"All-Star Western" is a classic example of the contradictory nature of the comics industry. One of the (many) common complaints you hear about the largest two North American comic companies is the general lack of diversity, that they're mostly superheroes. It's a fair complaint, and while both Marvel and DC have made some small inroads on that nature, it doesn't change the fact that they're still mostly superhero publishers.
So when DC rolls out a new western-themed comic that isn't a superhero title? Well, I'm willing to wager money that when the sales chart for September 2011 is released, "All-Star Western" will end up being one of the bottom five comics for DC in their "New 52" line of titles. People can complain about the lack of diversity all they want, but it doesn't change the fact that they just don't sell that well.
Reading "All-Star Western" #1, it's all the more a pity because this is a strong first issue. Jimmy Palmiotti and Justin Gray have been writing "Jonah Hex" for years leading up to this month's reboot, so it's not a surprise that "All-Star Western" #1 is featuring Hex, or that the two write him well. He comes across as a dangerous person that's almost a force of nature, causing outbreaks of violence wherever he goes. They give him a level of craftiness here, though, making him more than just a thug. Drawn into a serial killer case in 1880s Gotham City, he's able to help advance the investigation through his own techniques, and he makes a good half of a crime-solving team in spite of himself.
I said before that "All-Star Western" features Hex, because the star in my mind is actually a new character, Doctor Amadeus Arkham. Not trusted by most of the city, he's as much of an outsider as Hex, but he brings a sharp intellect and the ability to (somewhat) move through higher society that Hex lacks. They're a good duo, Hex and Arkham, and it's fun to read about them.
Interestingly, some of the story has faint echoes to the just-completed "Batman: Gates of Gotham" mini-series. Like the other, it involves a secret society among the high families of Gotham. I doubt it's anything too deliberate to connect the pair, but it does fit in well with the general idea of Gotham City, and a reminder that the city itself is a corruptive force. I could probably have done without some of the mentions of the families including the Waynes and the Cobblepots -- it feels a little too on-the-nose with a wink to the reader -- but at least it's an idea that's well established.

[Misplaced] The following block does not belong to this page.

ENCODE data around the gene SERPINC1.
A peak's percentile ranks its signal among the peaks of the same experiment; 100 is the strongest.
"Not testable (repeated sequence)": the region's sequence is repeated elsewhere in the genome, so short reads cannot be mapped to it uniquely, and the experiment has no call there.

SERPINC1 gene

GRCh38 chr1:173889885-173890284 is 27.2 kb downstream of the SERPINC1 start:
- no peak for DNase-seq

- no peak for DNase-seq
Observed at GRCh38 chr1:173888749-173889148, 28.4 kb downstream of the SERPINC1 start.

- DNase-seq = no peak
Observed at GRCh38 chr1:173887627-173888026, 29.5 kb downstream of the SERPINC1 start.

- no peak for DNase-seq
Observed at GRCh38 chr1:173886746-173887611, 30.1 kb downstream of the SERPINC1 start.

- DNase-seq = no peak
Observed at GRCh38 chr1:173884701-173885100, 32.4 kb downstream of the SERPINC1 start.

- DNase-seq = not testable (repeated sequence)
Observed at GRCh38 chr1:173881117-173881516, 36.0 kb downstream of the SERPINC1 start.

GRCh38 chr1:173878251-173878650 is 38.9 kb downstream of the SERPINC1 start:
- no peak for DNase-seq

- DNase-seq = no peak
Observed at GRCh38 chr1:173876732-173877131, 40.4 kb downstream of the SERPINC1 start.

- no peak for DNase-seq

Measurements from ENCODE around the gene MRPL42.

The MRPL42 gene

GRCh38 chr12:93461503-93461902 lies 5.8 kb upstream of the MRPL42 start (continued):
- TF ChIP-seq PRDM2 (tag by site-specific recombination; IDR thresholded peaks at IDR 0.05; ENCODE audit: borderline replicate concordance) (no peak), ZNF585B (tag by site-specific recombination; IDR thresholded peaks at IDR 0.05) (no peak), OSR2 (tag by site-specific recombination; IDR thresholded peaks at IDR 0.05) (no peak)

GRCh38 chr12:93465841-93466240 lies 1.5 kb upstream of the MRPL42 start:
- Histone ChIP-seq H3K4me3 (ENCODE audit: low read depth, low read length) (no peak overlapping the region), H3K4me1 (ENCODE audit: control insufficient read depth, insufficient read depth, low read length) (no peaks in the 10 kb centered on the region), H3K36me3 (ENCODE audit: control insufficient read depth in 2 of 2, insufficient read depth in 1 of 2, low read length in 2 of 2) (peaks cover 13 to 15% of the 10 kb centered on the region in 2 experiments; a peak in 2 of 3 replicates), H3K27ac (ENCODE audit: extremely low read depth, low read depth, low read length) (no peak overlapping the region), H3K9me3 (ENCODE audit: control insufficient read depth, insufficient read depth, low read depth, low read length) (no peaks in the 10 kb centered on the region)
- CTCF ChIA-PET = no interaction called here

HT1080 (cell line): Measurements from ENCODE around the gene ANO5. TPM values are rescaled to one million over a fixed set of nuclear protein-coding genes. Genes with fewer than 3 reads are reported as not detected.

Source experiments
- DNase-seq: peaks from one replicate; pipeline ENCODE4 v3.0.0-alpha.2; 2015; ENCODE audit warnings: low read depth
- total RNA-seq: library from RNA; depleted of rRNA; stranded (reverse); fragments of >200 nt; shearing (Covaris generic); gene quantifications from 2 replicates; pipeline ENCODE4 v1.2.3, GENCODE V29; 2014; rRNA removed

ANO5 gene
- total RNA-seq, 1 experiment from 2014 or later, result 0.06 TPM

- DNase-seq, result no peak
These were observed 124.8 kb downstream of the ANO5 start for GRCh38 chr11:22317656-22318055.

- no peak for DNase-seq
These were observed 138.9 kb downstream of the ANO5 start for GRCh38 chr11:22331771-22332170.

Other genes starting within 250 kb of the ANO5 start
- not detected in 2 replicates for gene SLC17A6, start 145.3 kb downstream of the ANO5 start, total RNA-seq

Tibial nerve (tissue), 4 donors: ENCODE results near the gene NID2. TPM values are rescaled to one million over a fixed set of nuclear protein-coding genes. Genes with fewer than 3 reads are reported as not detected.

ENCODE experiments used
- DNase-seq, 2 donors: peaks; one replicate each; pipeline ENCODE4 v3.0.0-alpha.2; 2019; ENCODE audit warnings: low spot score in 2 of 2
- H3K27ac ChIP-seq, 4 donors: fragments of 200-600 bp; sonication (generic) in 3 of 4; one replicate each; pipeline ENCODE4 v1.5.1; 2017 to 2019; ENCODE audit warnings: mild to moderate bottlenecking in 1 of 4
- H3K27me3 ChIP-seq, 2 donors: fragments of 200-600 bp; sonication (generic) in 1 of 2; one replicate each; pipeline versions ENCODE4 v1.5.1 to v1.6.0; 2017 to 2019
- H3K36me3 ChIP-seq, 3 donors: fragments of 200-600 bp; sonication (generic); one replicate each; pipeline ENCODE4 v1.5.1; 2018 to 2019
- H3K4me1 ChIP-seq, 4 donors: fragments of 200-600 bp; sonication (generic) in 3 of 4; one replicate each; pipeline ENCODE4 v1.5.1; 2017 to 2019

The big star of "All-Star Western" #1, though, is Moritat's art. His art was great on "The Spirit" but it feels like he's upped it another notch for this new comic. The opening splash page of the Gotham skyline and train station is breathtaking, between the smoke and red sky above the city, to the dozens upon dozens of buildings rising up and the tracks framing the view. His characters look almost engraved on the page, beautifully illustrated people that have everything from wrinkles in their coats to sneers on their faces. He's great with action, too; that three-page bar fight scene in the middle of the issue looks fantastic and energetic, and Hex standing in the middle of the room full of bodies and debris at the end is worthy of framing.
"All-Star Western" #1 is an excellent book, although with the slightly higher price tag (due to being a 40-page issue rather than 32) and being a western, I fear that it won't be around too long. Still, "Jonah Hex" survived an awfully long time. Maybe "All-Star Western" can too? "All-Star Western" is an all star comic. Here's hoping, against all odds, for some all star sales.